Eventually, things get a little easier and you find yourself coming out of a baby fog. You are no longer treading water, and you even feel like you’ve made it to dry land. But you are in a totally different place from where you started, before the kids came along and nearly drowned you. I think sometimes people don’t stay connected to their partners during those tough first years, and then when things get easier, they find that they don’t have much of a relationship left at all. It can be hard to get back to a place where you make the two of you a priority.”
Having quoted that, the positives do include a long list of blessings people tend to ignore in this materialistic world we live in today, I would randomly mention some of those feelings expressed by grateful souls after having this beautiful gift of a baby which many still crave for.
1. A positive observant mother and wife expressing her thoughts-
“I’ve discovered a side of him that I didn’t know existed. He was waking up in the middle of the night to feed the baby, he also took charge of the morning routine before he went to work, allowing me to get some extra sleep. In the evenings he came back from work and, somehow, found time to provide me with a comfort. He took a part in all the madness and never complained. He was there when I needed him. I couldn’t ask for more.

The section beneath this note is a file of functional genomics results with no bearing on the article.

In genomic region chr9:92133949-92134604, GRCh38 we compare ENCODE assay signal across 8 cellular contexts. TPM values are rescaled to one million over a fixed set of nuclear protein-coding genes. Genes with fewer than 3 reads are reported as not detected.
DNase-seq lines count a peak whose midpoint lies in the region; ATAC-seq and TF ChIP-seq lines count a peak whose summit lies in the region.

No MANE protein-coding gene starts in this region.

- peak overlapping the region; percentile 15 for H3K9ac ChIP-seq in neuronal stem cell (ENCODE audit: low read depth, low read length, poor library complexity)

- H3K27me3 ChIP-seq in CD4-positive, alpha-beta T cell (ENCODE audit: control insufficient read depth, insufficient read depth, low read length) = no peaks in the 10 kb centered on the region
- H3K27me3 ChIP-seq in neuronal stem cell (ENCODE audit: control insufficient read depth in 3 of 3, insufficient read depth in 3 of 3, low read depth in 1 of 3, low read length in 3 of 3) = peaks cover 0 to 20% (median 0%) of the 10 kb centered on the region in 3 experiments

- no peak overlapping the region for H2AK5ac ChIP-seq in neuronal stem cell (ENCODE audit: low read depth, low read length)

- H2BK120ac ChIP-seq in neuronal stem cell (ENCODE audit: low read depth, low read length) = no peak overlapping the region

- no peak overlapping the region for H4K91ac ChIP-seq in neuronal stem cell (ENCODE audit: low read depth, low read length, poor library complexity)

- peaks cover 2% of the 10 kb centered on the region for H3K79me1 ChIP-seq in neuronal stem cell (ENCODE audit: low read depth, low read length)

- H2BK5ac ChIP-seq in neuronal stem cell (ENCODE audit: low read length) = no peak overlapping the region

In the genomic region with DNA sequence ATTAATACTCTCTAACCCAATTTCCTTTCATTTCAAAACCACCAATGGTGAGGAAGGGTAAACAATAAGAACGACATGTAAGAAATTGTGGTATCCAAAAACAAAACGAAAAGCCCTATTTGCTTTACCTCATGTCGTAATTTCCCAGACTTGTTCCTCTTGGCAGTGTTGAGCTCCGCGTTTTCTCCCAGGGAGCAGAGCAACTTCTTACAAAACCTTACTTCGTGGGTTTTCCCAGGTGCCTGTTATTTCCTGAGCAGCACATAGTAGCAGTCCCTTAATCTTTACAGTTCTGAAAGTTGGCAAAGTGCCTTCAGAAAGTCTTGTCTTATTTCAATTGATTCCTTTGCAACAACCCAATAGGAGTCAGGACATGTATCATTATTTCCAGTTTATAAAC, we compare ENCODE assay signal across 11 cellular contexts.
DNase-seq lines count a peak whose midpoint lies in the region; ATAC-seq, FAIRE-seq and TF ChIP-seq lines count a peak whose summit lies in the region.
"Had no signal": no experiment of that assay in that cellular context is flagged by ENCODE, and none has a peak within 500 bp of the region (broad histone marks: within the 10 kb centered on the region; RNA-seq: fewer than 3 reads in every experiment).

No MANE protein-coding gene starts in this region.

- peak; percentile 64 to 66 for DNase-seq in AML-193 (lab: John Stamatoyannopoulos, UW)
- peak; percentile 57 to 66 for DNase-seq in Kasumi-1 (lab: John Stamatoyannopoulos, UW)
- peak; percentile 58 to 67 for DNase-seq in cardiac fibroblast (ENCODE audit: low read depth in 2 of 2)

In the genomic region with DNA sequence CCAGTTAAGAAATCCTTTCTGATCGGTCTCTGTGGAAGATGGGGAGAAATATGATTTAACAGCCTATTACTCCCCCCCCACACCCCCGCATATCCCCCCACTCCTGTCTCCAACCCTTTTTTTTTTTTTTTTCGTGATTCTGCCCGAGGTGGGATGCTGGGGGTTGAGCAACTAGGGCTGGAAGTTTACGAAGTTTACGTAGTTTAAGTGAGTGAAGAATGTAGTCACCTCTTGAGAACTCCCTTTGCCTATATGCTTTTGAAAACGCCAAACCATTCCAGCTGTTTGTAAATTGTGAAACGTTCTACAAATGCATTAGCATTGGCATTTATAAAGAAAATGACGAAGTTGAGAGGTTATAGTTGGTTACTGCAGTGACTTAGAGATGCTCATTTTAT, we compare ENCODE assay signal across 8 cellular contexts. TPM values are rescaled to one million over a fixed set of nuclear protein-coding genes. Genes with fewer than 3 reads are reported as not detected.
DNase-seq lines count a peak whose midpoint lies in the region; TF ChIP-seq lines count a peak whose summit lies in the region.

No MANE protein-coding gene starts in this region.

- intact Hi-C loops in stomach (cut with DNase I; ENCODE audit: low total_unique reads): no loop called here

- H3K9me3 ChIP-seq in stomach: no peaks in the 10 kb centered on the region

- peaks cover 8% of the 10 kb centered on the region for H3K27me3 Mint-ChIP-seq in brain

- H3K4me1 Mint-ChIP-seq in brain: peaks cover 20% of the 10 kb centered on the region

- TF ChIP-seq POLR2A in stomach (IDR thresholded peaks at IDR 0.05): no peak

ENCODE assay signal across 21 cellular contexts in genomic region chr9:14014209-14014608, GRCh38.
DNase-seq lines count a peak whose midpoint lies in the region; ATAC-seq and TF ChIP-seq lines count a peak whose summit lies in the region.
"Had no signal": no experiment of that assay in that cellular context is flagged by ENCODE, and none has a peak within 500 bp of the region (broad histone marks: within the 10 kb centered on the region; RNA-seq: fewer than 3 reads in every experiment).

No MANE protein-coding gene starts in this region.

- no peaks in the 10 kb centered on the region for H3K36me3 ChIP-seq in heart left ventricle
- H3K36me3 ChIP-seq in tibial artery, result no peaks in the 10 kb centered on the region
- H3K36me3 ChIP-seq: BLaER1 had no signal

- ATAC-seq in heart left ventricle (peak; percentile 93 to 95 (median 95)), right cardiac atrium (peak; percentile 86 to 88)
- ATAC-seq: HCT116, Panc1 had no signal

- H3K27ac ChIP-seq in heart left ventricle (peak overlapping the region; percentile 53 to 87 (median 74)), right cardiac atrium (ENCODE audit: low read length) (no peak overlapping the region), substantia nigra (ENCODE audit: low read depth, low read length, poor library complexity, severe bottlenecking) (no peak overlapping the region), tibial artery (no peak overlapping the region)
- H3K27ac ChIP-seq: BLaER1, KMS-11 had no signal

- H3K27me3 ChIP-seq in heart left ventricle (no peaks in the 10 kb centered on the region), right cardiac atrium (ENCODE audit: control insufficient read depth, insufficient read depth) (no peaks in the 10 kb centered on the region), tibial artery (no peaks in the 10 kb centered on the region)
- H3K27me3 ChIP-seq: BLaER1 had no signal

Day by day our relationship became better and better. Our daughter filled us with so much love, that most of the things around became insignificant. We started to look like these overjoyed couples we all secretly hate.”
2. A grateful couple cherishing the joys that some can’t live –
“In the beginning, like most of the new parents, we were anxious, stressed and tired. It’s a big deal to take care of a little person who’s completely pending on you. However, having a baby left us so overjoyed and thankful, that despite all the chaos, we found ourselves appreciating each other more. Parenthood made a team of us. We shared the load and encourage each other. Moreover, we learned to listen and communicate, and “fight right”, well, we still work on it.”
And now I’ll wind this up by mentioning a fact that a child is also considered a trial for the parents in the Islamic culture. And this is a never-ending trial which in every aspect is true in its nature of testing parents at every stage of life. So good luck in bringing up your kids in the righteous of ways.